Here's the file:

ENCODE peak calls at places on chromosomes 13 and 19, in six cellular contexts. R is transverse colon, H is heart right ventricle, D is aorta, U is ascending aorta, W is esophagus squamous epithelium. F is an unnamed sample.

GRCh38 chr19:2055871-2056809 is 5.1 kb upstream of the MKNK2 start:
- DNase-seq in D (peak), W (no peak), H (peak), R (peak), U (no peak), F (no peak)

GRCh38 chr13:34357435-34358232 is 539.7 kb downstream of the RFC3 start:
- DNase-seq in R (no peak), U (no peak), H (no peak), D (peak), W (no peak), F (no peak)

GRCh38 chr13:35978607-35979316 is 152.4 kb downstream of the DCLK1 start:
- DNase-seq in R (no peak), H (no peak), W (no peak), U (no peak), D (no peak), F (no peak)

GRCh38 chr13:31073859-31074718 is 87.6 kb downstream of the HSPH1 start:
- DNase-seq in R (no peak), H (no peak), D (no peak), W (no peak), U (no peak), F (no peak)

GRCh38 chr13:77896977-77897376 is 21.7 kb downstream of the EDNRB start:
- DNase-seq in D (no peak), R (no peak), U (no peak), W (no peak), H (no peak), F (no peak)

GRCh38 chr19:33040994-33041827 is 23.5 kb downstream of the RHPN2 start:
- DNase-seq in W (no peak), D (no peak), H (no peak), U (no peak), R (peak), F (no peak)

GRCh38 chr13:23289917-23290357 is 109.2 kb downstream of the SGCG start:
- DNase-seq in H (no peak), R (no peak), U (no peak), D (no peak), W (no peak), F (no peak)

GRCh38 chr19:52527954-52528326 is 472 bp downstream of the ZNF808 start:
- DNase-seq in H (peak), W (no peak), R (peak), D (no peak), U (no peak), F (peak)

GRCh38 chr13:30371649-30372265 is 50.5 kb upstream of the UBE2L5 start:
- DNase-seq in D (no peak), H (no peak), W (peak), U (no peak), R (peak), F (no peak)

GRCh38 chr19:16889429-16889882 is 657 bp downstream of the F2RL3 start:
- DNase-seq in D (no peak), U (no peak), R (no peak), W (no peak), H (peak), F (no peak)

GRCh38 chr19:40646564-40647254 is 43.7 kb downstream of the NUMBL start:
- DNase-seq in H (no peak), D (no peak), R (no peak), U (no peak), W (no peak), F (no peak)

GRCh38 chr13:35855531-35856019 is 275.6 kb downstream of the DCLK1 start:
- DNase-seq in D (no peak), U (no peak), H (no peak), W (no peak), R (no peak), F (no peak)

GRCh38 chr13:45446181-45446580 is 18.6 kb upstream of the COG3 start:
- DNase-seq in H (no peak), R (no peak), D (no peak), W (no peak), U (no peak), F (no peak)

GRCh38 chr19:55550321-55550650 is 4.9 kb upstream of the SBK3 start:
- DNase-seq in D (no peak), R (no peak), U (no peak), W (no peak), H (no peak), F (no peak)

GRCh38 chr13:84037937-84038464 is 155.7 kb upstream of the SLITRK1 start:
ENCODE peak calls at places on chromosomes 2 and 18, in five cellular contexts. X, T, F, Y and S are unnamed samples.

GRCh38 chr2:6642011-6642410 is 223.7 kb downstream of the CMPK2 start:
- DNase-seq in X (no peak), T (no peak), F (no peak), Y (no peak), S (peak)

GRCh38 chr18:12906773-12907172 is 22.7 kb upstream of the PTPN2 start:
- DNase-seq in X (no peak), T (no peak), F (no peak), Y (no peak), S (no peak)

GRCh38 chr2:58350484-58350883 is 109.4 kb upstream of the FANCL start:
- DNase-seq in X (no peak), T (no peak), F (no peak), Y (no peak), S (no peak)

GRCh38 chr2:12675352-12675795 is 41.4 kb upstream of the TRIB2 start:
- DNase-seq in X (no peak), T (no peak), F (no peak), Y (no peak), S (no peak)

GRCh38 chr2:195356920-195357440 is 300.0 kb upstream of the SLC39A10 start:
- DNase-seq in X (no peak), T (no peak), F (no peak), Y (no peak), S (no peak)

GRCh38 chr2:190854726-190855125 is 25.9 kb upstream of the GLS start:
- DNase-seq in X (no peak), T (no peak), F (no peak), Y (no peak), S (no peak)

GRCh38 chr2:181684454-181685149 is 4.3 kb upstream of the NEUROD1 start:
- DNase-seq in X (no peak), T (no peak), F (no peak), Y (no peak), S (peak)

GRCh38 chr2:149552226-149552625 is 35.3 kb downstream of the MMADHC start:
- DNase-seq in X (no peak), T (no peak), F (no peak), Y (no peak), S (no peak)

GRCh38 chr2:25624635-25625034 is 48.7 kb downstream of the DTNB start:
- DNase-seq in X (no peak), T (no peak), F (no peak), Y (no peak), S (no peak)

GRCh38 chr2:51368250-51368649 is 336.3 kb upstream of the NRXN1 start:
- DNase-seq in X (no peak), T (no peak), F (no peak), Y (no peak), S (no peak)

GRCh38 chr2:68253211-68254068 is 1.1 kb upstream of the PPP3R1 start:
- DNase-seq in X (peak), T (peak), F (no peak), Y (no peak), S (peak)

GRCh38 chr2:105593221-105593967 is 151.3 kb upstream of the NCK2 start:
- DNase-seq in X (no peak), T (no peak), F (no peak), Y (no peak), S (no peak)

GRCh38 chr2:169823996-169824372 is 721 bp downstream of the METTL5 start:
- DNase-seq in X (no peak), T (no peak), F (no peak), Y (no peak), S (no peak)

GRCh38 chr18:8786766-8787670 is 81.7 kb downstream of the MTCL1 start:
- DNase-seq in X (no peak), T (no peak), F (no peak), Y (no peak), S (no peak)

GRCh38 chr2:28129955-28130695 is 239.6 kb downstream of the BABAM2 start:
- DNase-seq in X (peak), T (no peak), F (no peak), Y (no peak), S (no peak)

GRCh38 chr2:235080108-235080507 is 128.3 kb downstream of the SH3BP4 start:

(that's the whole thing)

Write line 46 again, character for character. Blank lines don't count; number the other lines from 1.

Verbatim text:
GRCh38 chr2:149552226-149552625 is 35.3 kb downstream of the MMADHC start: